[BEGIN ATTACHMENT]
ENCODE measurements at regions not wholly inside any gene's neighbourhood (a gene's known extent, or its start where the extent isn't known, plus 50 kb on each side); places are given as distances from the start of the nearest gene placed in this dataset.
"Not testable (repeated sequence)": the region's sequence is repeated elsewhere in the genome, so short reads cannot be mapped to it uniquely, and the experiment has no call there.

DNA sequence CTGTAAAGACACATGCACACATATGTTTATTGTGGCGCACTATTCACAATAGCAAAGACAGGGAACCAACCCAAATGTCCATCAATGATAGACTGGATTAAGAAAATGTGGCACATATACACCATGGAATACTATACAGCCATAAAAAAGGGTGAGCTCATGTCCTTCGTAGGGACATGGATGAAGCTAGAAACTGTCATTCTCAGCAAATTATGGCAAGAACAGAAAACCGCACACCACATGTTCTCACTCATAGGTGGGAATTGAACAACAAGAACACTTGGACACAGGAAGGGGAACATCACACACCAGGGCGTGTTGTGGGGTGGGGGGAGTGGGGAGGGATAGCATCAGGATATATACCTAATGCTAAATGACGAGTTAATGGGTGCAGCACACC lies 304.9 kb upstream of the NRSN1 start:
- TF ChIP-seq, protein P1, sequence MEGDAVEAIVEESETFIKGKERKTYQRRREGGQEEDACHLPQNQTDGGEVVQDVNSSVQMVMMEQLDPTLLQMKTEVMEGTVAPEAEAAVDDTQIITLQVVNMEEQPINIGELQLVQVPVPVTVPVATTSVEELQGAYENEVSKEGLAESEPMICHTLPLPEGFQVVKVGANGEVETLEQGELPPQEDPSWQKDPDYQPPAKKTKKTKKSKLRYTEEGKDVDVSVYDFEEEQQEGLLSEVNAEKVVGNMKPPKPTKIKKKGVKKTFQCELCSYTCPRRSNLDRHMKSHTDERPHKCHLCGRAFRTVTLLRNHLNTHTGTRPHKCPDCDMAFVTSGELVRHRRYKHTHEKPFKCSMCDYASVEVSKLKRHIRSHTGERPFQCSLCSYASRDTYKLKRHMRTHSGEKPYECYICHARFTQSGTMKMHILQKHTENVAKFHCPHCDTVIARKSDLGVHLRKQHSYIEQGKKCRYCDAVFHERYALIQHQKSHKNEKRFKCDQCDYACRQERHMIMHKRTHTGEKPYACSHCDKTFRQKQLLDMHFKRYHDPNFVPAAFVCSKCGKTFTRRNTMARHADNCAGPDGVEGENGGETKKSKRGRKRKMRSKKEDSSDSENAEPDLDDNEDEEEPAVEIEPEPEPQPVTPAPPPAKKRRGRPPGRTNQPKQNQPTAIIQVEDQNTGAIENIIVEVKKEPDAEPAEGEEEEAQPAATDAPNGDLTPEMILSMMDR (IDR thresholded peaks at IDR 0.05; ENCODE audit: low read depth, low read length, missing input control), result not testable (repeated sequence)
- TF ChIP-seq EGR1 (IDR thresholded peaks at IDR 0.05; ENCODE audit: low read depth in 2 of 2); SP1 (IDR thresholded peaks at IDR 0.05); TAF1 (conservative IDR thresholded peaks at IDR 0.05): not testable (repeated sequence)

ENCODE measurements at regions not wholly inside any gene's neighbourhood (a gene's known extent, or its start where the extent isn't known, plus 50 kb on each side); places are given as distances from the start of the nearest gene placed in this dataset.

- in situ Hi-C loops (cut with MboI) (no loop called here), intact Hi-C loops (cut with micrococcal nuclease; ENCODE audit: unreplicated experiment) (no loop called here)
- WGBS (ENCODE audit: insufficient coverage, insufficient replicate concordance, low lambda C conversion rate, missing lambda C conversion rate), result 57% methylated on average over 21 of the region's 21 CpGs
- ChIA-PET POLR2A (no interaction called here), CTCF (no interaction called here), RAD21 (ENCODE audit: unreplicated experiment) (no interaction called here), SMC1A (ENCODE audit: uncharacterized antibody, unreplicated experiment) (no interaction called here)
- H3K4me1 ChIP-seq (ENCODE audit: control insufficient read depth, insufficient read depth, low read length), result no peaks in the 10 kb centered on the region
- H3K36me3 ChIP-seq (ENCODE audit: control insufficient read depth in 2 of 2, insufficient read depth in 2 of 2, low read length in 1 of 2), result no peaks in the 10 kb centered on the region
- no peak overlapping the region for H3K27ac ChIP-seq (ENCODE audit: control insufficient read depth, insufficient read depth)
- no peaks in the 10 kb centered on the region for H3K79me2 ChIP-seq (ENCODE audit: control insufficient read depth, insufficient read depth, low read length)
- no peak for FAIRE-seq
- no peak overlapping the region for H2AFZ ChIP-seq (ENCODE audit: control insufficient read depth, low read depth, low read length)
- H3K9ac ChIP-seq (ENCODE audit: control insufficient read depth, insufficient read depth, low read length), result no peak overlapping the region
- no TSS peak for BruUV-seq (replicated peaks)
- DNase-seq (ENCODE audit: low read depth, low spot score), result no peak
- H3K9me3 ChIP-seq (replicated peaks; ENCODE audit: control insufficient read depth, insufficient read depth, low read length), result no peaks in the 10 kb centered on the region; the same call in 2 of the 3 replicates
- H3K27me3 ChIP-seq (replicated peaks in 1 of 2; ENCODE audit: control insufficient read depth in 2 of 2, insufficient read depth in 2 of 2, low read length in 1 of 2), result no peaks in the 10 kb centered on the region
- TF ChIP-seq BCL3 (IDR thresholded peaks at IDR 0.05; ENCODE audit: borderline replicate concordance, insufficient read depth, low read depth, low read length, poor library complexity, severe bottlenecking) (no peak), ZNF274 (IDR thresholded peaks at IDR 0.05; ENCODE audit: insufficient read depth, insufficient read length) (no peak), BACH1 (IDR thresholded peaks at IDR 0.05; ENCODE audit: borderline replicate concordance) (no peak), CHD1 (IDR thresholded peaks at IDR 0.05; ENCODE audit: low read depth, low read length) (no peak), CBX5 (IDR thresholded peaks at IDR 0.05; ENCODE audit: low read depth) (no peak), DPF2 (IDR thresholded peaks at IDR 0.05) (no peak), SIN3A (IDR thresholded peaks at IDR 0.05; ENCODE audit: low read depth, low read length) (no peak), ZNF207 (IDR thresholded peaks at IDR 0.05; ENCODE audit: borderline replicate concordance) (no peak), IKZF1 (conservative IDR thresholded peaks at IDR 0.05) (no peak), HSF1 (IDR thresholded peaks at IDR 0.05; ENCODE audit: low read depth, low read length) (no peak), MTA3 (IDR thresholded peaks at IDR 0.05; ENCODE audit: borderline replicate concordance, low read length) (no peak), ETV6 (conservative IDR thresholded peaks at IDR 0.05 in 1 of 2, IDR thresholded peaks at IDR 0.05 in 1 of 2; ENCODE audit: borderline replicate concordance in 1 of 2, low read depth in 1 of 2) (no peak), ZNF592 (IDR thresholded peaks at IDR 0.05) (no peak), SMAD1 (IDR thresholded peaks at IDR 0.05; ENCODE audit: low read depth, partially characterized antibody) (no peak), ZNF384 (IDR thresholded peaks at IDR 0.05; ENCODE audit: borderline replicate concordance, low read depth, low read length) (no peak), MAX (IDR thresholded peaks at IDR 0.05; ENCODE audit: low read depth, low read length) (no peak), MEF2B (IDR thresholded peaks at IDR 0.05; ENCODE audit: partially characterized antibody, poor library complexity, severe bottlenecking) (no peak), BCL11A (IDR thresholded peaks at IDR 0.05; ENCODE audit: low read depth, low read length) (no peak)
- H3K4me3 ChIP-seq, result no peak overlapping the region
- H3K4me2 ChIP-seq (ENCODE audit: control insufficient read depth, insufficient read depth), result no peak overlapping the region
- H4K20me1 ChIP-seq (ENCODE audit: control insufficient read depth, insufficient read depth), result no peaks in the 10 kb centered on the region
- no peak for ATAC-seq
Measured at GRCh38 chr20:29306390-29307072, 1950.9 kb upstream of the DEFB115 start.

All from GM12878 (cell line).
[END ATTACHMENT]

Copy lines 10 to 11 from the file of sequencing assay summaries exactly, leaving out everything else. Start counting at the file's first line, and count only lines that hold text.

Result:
- H3K4me1 ChIP-seq (ENCODE audit: control insufficient read depth, insufficient read depth, low read length), result no peaks in the 10 kb centered on the region
- H3K36me3 ChIP-seq (ENCODE audit: control insufficient read depth in 2 of 2, insufficient read depth in 2 of 2, low read length in 1 of 2), result no peaks in the 10 kb centered on the region